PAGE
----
Freebies by Political Parties


    In News

    • Recently, the Election Commission of India (ECI) replied to the Supreme Court (SC) in a PIL against freebies offered by the state parties.

    Argument favouring the Plea

    • Violates constitutional provisions: The plea highlights that the promise of irrational freebies, which are not for public purposes, from public funds before election, violates Articles 14, 162, 266(3), and 282 of the Constitution.

    ECI’s Stand

    • Will of political parties:
      • ECI stated that offering freebies before or after the election is a policy decision of political parties.
    • Voter’s discretion:
      • Financial viability of these policies and their adverse effects on the economic health of the state is a question that has to be considered and decided by the voters. 
    • Need for enabling law:
      • ECI is of the opinion that without enabling provisions in the law, de-registration of political parties will be an overreach of powers. 
    • Action taken by ECI to avoid such scenarios:
      • Model code of conduct guidelines have been framed by ECI after consultation with recognised political parties.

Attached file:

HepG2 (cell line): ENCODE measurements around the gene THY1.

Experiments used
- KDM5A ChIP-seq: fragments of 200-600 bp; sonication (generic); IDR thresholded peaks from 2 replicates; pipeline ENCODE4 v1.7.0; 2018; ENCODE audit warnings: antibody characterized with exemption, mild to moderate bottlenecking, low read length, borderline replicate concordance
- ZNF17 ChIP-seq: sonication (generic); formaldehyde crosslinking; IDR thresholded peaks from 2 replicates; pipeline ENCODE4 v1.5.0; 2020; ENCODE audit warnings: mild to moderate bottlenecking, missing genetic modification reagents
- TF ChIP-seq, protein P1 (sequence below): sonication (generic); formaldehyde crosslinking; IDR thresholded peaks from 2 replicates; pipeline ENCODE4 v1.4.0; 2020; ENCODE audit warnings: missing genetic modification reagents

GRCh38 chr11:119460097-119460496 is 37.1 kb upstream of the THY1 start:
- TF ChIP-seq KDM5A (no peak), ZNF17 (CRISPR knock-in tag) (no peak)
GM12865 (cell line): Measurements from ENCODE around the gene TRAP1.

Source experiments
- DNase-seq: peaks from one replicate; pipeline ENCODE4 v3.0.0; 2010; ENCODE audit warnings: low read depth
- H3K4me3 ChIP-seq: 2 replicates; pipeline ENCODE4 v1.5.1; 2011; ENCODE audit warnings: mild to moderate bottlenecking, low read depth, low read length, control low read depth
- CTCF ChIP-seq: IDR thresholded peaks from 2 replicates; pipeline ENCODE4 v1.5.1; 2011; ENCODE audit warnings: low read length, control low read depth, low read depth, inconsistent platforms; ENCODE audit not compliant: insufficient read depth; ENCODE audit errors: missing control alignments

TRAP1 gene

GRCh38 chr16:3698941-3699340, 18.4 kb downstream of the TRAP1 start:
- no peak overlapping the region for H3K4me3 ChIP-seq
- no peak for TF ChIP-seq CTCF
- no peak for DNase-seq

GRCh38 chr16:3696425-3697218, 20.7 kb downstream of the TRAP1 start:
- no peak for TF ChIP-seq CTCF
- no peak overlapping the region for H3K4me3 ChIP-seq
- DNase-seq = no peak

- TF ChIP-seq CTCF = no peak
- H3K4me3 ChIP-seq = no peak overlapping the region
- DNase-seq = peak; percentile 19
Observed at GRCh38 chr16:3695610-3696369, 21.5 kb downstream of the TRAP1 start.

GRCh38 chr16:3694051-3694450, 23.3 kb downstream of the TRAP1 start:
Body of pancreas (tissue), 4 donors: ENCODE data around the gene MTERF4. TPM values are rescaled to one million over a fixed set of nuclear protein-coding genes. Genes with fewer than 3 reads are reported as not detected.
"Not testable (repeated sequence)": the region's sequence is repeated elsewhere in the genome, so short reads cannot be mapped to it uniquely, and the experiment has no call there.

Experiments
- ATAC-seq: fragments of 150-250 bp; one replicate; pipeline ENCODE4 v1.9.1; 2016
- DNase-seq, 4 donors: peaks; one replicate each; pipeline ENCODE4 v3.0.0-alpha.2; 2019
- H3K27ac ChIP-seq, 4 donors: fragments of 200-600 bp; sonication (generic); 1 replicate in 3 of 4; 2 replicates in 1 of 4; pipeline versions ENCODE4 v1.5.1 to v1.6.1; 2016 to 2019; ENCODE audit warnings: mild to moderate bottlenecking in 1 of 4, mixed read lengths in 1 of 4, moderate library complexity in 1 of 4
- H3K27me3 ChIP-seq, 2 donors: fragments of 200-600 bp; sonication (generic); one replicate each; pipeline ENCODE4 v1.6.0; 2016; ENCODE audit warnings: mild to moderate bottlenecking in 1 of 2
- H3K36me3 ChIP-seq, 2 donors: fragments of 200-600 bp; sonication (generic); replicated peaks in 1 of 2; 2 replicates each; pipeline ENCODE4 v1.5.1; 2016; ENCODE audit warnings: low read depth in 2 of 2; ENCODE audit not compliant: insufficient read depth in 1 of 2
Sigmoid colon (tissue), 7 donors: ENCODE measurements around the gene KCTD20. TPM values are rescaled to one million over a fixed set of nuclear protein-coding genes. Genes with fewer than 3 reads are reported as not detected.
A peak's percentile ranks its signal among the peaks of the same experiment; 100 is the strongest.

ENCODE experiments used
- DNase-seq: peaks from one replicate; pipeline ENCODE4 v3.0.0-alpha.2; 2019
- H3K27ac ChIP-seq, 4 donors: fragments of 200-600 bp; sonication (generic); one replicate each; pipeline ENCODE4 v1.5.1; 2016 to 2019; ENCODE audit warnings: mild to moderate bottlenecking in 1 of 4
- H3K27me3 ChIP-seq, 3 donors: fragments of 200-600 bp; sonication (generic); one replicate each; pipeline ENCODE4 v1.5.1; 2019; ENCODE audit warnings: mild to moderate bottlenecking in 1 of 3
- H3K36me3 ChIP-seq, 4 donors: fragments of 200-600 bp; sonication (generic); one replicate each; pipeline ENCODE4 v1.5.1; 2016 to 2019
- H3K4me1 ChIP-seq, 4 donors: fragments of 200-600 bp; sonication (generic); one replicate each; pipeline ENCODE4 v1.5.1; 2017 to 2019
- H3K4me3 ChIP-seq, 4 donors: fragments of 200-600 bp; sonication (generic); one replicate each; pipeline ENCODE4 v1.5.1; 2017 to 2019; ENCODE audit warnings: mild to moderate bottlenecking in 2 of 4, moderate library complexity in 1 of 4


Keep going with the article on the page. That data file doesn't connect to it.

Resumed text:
• The promises made in manifestos are not enforceable under election law. 
      • However, the ECI had advised all the recognised political parties to submit a declaration along with the copies of the manifestoes. Also to see that the promises made therein are in consonance with the Model Code of Conduct.

    Deregistration of Political Parties

    • Background: 
      • In December 2016, 47 proposals were sent to the Centre on reforms relating to political parties, including their de-registration. 
      • It was recommended to the Law Ministry to enable the EC to exercise the power to de-register a political party and to issue necessary orders regulating registration and de-registration of political parties.
    • SC’s verdict:
      • The Supreme Court in its verdict of 2002,  in case of Indian National Congress Vs Institute of Social Welfare and others, had directed that the EC had no power to cancel the registration of a political party except for three grounds.
        • Registration obtained on fraud and forgery, 
        • Party ceased to have faith and allegiance to the Constitution, and 
        • Any other similar ground.


    • There is no such thing as a freebie in economics because ultimately somebody has to bear the cost of the supposedly free giveaways. 
    • The concept is popularly known as There’s No Such Thing as a Free Lunch
    • It means that  everything has to be paid for by taxes if not today then tomorrow. 

    Problems with Freebies

    • Financial irregularity: The reckless spending of the taxpayers money on freebies is neither a recognised policy/custom nor it is sanctioned in a court of law. It is blatant financial irregularity that amounts to bribing voters using public money solely for gaining advantage in electoral politics.
    • Burden on Public Exchequer: If states continue with fiscal profligacy, they will be heading towards unsustainable high debt with catastrophic consequences for macro-economic stability and ability of India to sustain high growth.